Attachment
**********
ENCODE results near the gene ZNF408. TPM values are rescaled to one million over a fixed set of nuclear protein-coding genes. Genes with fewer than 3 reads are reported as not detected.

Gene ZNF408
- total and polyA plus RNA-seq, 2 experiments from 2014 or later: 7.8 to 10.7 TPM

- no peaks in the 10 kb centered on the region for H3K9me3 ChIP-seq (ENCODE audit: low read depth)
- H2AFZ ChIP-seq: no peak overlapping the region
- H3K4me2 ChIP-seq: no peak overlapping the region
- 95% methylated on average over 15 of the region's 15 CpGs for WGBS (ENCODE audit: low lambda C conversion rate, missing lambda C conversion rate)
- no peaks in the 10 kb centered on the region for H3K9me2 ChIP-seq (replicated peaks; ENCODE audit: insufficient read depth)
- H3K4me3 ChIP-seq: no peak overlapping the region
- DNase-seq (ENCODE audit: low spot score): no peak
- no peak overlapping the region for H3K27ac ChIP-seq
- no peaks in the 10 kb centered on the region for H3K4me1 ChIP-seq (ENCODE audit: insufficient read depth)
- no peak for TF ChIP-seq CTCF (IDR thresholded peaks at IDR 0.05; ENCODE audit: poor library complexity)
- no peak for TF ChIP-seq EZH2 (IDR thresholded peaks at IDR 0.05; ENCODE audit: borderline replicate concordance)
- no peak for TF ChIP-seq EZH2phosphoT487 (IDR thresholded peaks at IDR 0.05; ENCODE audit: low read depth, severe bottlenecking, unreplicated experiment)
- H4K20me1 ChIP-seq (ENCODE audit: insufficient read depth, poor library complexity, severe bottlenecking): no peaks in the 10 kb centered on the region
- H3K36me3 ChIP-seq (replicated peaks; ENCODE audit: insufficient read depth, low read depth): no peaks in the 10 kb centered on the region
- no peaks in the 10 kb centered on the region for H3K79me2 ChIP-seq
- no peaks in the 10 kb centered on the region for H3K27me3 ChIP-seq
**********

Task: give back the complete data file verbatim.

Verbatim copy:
ENCODE results near the gene ZNF408. TPM values are rescaled to one million over a fixed set of nuclear protein-coding genes. Genes with fewer than 3 reads are reported as not detected.

Gene ZNF408
- total and polyA plus RNA-seq, 2 experiments from 2014 or later: 7.8 to 10.7 TPM

- no peaks in the 10 kb centered on the region for H3K9me3 ChIP-seq (ENCODE audit: low read depth)
- H2AFZ ChIP-seq: no peak overlapping the region
- H3K4me2 ChIP-seq: no peak overlapping the region
- 95% methylated on average over 15 of the region's 15 CpGs for WGBS (ENCODE audit: low lambda C conversion rate, missing lambda C conversion rate)
- no peaks in the 10 kb centered on the region for H3K9me2 ChIP-seq (replicated peaks; ENCODE audit: insufficient read depth)
- H3K4me3 ChIP-seq: no peak overlapping the region
- DNase-seq (ENCODE audit: low spot score): no peak
- no peak overlapping the region for H3K27ac ChIP-seq
- no peaks in the 10 kb centered on the region for H3K4me1 ChIP-seq (ENCODE audit: insufficient read depth)
- no peak for TF ChIP-seq CTCF (IDR thresholded peaks at IDR 0.05; ENCODE audit: poor library complexity)
- no peak for TF ChIP-seq EZH2 (IDR thresholded peaks at IDR 0.05; ENCODE audit: borderline replicate concordance)
- no peak for TF ChIP-seq EZH2phosphoT487 (IDR thresholded peaks at IDR 0.05; ENCODE audit: low read depth, severe bottlenecking, unreplicated experiment)
- H4K20me1 ChIP-seq (ENCODE audit: insufficient read depth, poor library complexity, severe bottlenecking): no peaks in the 10 kb centered on the region
- H3K36me3 ChIP-seq (replicated peaks; ENCODE audit: insufficient read depth, low read depth): no peaks in the 10 kb centered on the region
- no peaks in the 10 kb centered on the region for H3K79me2 ChIP-seq
- no peaks in the 10 kb centered on the region for H3K27me3 ChIP-seq